Saquon began dominating at Hokendauqua, then headed to Whitehall High School – only to find the early days difficult. At 160lbs and without a proper gym routine, he struggled. On the brink of quitting, his father – who’d long contemplated what might have been were it not for a serious shoulder injury that sapped his punching power – gave his son some sage advice. “He told him ‘If you quit this, it’ll be easy to quit jobs, quit relationships, quit on your kids,” reveals Iran. “That’s why Saquon’s always in the game. He ain’t a quitter.”

As a sophomore, he started to bulk up and got extended playing time. Rutgers offered him a scholarship based on his JV tape alone. He accepted gleefully and would have been a Scarlet Knight were it not for Penn State head coach Bill O’Brien telling him that, under no circumstances, could he leave the state. It was a decision, says Nittany Lion legend Franco Harris, that Barkley struggled with.

“He’s such a great kid. I think he felt like he’d made a commitment to Rutgers and he didn’t want to go back on that,” NFL Hall-of-Famer Harris tells Gridiron from his home in Pittsburgh, where he won four Super Bowls. “I remember him telling me that it was one of the hardest things he’d ever had to do and that he felt wrong doing it. But he told me that the next four or five years of his life would determine his next 40. You can understand why someone would want to make sure they got that right.”

It proved a wise choice for Barkley and Penn State. For all the dark days of the sexual-abuse scandal were diminishing, the once-great university was crying out for someone, anyone, to resuscitate it. Up stepped Saquon.

“Saquon is the perfect representation of Penn State football and all the good it stands for. What this kid accomplished… wow!”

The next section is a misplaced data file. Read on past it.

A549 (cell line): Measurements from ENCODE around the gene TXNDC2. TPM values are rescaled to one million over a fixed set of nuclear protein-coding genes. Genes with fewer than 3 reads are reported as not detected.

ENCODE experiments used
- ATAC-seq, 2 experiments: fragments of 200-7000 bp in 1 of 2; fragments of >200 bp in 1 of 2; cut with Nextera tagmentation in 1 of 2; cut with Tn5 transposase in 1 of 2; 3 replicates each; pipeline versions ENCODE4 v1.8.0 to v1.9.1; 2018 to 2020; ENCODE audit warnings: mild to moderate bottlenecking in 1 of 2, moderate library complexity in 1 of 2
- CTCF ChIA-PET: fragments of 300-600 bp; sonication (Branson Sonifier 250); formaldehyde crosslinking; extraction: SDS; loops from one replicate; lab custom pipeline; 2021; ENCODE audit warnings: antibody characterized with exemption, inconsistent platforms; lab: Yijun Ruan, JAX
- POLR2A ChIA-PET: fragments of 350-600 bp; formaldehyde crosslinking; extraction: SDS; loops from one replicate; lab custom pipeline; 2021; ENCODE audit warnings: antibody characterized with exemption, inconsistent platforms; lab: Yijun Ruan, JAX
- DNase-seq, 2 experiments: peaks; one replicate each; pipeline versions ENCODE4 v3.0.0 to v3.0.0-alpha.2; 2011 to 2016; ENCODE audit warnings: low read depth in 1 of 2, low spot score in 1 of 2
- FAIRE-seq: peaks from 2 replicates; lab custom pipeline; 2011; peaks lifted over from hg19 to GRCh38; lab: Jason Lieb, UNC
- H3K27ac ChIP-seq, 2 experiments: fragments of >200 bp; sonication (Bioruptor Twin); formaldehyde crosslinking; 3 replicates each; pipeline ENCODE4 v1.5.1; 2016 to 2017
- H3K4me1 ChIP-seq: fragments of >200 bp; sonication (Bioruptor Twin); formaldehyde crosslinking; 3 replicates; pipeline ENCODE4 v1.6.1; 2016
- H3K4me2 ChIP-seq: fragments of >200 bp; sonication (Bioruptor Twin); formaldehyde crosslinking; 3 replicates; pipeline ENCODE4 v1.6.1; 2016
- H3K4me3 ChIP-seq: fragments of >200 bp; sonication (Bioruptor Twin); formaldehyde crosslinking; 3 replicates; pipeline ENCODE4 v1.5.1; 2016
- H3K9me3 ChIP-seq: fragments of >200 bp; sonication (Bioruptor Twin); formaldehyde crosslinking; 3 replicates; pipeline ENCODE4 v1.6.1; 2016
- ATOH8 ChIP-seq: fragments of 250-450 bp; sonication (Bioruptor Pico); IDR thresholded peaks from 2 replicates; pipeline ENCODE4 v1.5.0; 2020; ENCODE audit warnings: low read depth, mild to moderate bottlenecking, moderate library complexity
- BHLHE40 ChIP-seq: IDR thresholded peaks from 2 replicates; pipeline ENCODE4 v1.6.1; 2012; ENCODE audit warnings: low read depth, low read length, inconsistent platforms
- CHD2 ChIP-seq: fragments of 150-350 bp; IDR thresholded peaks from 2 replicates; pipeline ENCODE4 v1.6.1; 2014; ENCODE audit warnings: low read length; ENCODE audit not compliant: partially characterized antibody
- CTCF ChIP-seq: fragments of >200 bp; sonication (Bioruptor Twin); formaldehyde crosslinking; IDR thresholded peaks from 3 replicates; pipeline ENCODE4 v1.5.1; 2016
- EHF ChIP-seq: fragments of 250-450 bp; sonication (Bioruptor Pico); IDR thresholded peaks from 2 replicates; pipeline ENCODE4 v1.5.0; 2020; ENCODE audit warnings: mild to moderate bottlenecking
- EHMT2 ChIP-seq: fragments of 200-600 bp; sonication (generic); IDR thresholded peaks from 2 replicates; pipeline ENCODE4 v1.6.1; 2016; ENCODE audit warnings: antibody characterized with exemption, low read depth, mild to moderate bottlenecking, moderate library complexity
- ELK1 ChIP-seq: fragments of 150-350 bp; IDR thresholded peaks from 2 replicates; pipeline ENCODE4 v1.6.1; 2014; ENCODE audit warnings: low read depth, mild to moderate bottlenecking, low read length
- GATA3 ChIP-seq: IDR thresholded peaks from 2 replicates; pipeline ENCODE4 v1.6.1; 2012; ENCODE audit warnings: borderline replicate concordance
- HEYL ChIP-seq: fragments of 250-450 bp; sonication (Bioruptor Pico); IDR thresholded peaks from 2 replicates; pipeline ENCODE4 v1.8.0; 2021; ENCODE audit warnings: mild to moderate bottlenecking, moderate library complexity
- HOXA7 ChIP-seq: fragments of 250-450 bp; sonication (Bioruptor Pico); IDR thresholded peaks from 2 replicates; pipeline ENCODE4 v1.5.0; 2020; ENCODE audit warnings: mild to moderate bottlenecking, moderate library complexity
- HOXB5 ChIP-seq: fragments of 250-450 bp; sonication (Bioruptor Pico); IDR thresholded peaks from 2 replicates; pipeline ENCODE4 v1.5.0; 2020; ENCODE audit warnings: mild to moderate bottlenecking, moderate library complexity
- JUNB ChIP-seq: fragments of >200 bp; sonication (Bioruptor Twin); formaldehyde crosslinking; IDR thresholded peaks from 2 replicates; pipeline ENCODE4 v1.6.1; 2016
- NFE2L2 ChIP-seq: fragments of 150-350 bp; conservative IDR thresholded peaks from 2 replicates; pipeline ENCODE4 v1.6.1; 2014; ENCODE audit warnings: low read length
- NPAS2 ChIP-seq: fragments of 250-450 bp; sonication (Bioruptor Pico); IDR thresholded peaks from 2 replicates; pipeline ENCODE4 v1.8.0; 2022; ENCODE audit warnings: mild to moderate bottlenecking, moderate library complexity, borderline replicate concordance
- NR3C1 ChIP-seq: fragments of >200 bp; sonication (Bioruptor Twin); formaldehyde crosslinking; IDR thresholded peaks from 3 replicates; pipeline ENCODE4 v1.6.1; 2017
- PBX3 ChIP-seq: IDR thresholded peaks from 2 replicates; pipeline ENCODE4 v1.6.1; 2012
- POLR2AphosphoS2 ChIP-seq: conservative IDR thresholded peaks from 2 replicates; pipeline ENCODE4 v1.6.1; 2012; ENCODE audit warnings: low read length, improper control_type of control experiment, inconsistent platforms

If ever an institution needed a clarion call, he delivered. To the tune of 59 touchdowns on the field and the perfect student of it. “I tell people the NCAA tried to shut us down,” says Harris. “They had us on our knees and were trying to smash us to the ground.” There’s anger in his voice as he reflects on the chapter that almost finished the school for good. “We were so fortunate that Bill O’Brien did what he did and held the programme together. And so fortunate that, when other players were de-committing from us, he managed to persuade Saquon that he could be part of something special. I think the kid truly believed in us and he helped put us back on the national stage.

“We’re back! And Saquon is the perfect representation of Penn State football and all the good it stands for. What this kid accomplished… wow! I think these have been the greatest and most important two years in Penn State history and Barkley… he was such a huge part of that. Wow.”

As NFL teams conclude their background checks on players up and down the country, there will be a rare consensus on the Nittany Lions star runner. They’ll discover something he’d vowed to achieve years earlier: to become a great player and a greater human being. “I would punch myself in the nuts many, many, many times to be able to draft him,” one assistant coach said at the combine. Another scout compared him to a superhero, saying: “After his last drill, I thought he was going to put on a cape and fly out of here.” And one GM told the NFL Network: “He checks off all of the boxes as a player, and he’s an exceptional character kid. It’s hard to find a hole in his game. He has every single trait that you want in a player. He’s about as perfect as they come at the position.”